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Oct 29 2007

Where were you in ’42?

. . .

A few names on Pittsburgh radio in 1942 would still be familiar to many Pittsburghers today. “Uncle Ed” Schaughency was hosting KDKA’s “Musical Alarm Clock” from 7 to 8 a.m. He’d still be on the air in 1980.

Ken Hildebrand was a newscaster at WJAS; he went onto work at KQV during its Top 40 days.

And Bill Cullen was a DJ at WWSW; he’d become better known a few years later as host of TV game shows like “The Price is Right” and “The $25,000 Pyramid.”

. . .

But TV was a long way off. RCA and its subsidiary, National Broadcasting Co., had an experimental station in New York City before Pearl Harbor. Now, Si Steinhauser wrote in the Pittsburgh Press, TV equipment was being donated to scrap drives. A week before, he said, “big studios cleaned out their laboratories and gave away a lot of costly material used in experimentation.”

Radio wasn’t faring much better. Sales of replacement batteries for portable sets were banned, and tubes were almost impossible to find, Steinhauser said.

“If your service man has replacements for broken or burned out parts, you are lucky,” he said. “For when his supply’s gone, that’s that.”

. . .

Assuming your radio was working and you lived in Pittsburgh, you had a choice of four networks.

WJAS was a CBS affiliate; WCAE was a member of Mutual Broadcasting; KDKA carried NBC’s “Red” network; and KQV carried NBC’s “Blue” network. (Because of a federal anti-trust lawsuit, RCA was being forced to sell off “Blue” and was rapidly transferring its most popular programs to “Red.”)

WWSW, unaffiliated with any network, was owned by the Post-Gazette. (The Sun-Telegraph, part of the Hearst publishing empire, owned WCAE.)

A handful of suburban stations were on the air. Besides WMBS in Uniontown, Greensburg had WHJB, Butler had WISR, Washington had WJPA, and New Kensington had WKPA.

There also were a few FM stations. KDKA had a license on 47.5 MHz, while WWSW had a signal on 44.7 MHz. Almost no one had a radio that could receive them.

. . .

Indeed, more people had shortwave radios than FM. Most good-quality home radios carried at least one shortwave band, and all of Pittsburgh’s three newspapers carried schedules for English-language overseas broadcasts from London, Moscow, Rio de Janeiro and Vatican City.

And in the absence of TV, most people went to the movies at least once a week. There were plenty of movie theaters open …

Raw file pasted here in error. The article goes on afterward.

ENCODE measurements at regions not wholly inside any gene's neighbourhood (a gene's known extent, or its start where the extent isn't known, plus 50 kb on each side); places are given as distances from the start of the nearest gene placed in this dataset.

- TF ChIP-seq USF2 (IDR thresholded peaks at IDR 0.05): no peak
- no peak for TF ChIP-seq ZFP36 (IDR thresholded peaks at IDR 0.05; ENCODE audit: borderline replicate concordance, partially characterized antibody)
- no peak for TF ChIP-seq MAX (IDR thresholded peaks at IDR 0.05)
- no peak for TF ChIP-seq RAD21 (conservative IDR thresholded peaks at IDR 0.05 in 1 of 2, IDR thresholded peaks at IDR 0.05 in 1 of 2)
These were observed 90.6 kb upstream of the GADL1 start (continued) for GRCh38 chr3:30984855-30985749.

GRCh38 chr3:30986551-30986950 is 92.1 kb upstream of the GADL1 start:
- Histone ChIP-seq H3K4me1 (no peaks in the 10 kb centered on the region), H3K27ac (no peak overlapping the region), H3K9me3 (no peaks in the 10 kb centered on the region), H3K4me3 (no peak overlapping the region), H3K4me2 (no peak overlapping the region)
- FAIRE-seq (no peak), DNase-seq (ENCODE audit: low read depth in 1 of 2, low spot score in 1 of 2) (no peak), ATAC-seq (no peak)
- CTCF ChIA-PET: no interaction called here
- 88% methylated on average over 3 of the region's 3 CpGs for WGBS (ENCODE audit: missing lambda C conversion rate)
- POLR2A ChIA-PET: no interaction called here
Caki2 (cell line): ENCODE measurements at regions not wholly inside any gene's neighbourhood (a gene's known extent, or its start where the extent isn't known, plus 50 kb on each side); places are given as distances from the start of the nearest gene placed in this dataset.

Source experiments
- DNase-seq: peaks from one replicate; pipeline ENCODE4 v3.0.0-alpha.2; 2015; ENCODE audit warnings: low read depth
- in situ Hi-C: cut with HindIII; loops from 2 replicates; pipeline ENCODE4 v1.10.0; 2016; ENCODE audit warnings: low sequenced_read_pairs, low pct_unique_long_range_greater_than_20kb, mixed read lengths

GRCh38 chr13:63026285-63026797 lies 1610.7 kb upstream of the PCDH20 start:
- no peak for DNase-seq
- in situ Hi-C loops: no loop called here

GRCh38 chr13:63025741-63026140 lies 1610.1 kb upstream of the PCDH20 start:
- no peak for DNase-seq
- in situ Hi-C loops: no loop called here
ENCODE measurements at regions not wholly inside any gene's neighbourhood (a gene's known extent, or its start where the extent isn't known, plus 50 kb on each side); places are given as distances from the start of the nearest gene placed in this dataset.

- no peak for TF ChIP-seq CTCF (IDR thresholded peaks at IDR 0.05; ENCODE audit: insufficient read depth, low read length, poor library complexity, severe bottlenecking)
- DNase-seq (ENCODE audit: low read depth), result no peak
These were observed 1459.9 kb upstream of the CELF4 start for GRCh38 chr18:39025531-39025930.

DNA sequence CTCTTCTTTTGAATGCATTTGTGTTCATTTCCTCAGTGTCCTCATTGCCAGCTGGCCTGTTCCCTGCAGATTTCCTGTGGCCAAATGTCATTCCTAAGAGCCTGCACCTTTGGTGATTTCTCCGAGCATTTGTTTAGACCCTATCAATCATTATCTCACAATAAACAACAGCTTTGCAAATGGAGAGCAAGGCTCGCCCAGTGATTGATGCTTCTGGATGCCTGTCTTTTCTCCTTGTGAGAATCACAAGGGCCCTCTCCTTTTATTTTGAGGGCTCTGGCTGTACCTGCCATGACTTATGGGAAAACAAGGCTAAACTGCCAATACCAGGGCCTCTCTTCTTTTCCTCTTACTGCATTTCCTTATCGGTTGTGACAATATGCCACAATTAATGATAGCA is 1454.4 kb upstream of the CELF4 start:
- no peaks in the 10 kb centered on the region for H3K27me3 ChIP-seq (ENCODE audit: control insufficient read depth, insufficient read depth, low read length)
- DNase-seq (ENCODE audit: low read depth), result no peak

… but that’s a topic for another website!


With memories of Ken Burns’ PBS documentary “The War” still fresh in everyone’s mind, MMNF thought it might be interesting to roll back the clock 65 years to the last Monday in October, 1942 … Oct. 26, to be exact.

Your normal listening was interrupted tonight at 10:30 p.m. for a speech by former Republican presidential candidate Wendell Willkie, which was carried on all of Pittsburgh’s five radio stations: KDKA (1020), KQV (1410), WCAE (1250), WJAS (1320) and WWSW (1490).

Willkie had recently returned from a fact-finding mission in Europe. He blasted the Roosevelt administration’s conduct of the war, and also attacked those who said it was unpatriotic to criticize the president during a war.

“Military experts, as well as our leaders, must be constantly exposed to democracy’s greatest driving power — the whiplash of public opinion, developed from honest, free discussion,” Willkie said.

Before Willkie’s speech, you could listen to Hal Peary as “The Great Gildersleeve” on KDKA; “Amos ‘n Andy” and “Blondie” on WJAS; or “The Lone Ranger” and “Lum and Abner” on KQV.

WCAE had news and commentary from Fulton Lewis and Gabriel Heatter, who had recently begun starting each of his broadcasts with the chipper catchphrase, “There’s good news tonight!”

But the news wasn’t really that good. In fact, the fall of 1942 was one of the darkest periods of World War II, from the Allies’ perspective. Overseas, the British were taking a pasting from Hitler’s Luftwaffe, while the Nazis were deep in Soviet territory, engaging the Red Army in a desperate struggle for Stalingrad.

U.S. forces were doing little better. Terrible battles were raging on Guadalcanal and the Solomon Islands, while news had just been released of the sinking of the aircraft carrier USS Wasp.

That Monday night, Oct. 26, a surprise air-raid warning was sounded across Allegheny County, plunging the Golden Triangle into darkness. The Post-Gazette reported that more than 500 new recruits marched to their waiting trains at Pennsylvania Station unable to see their wives and mothers waving goodbye.

. . .

All of those men tramp-tramp-tramping off to war left local radio stations scrambling for qualified personnel. Down in Uniontown, Sullivan Sages, program director at CBS affiliate WMBS, reported that he was hiring using “girl operators” to work in its control room, “and has found them more efficient and accurate than men,” according to the Pittsburgh Press … and there’s more after the jump …